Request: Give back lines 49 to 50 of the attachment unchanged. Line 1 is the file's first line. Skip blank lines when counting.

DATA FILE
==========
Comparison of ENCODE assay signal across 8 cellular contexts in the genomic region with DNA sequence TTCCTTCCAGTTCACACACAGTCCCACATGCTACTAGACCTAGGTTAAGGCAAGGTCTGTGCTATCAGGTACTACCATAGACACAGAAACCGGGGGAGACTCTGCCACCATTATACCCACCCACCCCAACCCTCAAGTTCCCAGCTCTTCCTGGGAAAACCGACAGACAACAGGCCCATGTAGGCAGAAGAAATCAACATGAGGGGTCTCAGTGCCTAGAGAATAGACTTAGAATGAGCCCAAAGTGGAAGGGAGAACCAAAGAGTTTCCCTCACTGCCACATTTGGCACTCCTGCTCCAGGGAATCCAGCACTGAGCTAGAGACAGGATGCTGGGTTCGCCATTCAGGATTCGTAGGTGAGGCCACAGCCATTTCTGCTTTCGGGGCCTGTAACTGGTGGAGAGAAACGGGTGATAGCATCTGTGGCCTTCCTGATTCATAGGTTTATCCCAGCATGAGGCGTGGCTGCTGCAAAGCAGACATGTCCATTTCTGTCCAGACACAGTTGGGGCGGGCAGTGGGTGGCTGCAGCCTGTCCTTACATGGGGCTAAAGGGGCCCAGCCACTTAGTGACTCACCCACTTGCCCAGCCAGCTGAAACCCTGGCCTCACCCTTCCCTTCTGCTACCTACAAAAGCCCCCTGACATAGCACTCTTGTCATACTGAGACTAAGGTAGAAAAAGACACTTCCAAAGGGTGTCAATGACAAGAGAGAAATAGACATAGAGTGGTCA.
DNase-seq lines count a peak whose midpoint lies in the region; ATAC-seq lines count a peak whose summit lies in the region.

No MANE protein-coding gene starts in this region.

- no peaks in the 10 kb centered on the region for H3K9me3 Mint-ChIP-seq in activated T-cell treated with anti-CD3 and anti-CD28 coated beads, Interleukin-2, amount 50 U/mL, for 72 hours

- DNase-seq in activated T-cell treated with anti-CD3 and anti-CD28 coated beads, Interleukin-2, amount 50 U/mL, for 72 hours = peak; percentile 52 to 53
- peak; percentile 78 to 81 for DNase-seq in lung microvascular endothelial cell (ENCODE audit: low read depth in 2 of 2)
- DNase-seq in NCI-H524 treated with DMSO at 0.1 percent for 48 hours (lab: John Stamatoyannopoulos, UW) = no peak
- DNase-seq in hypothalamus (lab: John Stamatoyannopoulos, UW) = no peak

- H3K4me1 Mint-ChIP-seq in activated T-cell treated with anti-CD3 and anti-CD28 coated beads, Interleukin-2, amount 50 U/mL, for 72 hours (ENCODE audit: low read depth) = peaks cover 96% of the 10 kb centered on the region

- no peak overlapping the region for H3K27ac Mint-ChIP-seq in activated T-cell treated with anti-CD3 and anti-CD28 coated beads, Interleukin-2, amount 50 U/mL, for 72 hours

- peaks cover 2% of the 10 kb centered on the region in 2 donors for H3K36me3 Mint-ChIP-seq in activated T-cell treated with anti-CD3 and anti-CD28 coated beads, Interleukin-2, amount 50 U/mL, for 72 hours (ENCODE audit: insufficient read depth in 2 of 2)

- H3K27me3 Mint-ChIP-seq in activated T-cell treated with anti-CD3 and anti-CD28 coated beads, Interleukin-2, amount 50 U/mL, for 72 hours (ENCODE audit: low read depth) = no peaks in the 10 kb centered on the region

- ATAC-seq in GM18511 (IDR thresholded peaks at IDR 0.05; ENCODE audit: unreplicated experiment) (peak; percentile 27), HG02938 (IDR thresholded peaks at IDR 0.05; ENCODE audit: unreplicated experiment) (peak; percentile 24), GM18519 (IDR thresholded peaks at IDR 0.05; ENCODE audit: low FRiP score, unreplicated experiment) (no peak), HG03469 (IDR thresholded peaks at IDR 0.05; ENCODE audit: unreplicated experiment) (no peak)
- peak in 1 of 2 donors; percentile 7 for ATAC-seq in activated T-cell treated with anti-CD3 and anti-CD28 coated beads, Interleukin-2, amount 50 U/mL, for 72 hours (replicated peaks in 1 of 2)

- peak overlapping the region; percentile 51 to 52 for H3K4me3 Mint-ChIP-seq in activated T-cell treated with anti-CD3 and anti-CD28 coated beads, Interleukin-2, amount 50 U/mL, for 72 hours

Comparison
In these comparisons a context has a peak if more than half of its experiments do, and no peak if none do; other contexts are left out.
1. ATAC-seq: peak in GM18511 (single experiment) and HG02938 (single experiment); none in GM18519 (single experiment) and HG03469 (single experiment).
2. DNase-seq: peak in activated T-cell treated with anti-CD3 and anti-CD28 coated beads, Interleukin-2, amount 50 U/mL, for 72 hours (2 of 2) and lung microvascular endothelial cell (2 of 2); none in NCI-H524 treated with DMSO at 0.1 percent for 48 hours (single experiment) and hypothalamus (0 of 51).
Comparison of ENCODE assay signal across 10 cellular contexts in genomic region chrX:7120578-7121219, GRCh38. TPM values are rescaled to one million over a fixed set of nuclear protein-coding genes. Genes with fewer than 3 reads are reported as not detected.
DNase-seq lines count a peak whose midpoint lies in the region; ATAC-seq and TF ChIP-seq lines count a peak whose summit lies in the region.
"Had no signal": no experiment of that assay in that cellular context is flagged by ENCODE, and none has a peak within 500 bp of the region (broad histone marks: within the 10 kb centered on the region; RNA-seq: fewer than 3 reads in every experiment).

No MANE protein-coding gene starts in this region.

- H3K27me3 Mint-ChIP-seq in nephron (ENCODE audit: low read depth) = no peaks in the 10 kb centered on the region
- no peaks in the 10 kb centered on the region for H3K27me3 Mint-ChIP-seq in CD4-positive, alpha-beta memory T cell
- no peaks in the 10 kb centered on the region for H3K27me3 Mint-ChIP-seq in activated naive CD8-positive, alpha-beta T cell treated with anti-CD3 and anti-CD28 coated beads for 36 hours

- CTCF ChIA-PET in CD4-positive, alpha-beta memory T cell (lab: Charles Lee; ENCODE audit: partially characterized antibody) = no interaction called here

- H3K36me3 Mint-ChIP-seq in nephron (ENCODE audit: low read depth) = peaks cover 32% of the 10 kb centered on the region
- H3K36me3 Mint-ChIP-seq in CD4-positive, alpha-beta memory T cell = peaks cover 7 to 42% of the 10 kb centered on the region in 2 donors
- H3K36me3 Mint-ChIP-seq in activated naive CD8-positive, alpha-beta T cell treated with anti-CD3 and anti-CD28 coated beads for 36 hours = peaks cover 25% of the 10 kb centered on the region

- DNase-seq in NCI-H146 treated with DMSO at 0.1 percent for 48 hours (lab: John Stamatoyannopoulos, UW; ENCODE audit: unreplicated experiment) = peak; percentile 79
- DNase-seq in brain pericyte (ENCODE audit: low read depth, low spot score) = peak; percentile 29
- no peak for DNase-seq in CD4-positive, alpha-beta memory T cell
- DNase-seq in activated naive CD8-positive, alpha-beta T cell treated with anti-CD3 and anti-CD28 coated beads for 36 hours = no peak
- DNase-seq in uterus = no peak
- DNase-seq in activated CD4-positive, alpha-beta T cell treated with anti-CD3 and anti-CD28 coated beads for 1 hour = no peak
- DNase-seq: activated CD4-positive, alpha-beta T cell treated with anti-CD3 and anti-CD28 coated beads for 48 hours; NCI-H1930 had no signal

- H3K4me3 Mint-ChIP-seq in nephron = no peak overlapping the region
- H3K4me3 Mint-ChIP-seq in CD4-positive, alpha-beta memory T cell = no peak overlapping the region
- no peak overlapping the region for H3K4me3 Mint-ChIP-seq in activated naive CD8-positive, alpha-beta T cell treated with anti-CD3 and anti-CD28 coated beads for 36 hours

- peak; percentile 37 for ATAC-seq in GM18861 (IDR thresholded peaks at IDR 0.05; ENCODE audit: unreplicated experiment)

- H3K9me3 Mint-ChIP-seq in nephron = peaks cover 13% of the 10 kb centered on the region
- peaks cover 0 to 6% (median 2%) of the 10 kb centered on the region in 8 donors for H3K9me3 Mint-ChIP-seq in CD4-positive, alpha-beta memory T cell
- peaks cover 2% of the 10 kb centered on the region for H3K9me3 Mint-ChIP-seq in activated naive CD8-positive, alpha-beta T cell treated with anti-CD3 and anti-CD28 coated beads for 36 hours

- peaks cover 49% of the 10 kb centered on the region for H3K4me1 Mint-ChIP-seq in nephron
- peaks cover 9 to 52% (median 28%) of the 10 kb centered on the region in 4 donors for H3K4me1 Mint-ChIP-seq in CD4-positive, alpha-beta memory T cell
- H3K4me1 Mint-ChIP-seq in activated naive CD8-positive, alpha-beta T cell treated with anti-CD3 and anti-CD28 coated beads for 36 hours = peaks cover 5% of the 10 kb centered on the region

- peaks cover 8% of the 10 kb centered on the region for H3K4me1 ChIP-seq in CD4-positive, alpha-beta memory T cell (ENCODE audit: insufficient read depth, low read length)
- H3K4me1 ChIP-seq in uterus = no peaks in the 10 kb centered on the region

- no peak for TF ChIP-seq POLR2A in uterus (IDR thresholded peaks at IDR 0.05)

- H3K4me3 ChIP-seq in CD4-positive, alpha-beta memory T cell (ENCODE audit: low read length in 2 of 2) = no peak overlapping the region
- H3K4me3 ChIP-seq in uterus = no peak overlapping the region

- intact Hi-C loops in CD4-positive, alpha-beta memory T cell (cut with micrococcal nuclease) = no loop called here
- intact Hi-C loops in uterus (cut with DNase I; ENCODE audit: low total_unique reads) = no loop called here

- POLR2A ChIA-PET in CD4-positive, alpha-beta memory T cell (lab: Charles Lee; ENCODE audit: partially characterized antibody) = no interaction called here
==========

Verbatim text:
- H3K4me1 ChIP-seq in uterus = no peaks in the 10 kb centered on the region

- no peak for TF ChIP-seq POLR2A in uterus (IDR thresholded peaks at IDR 0.05)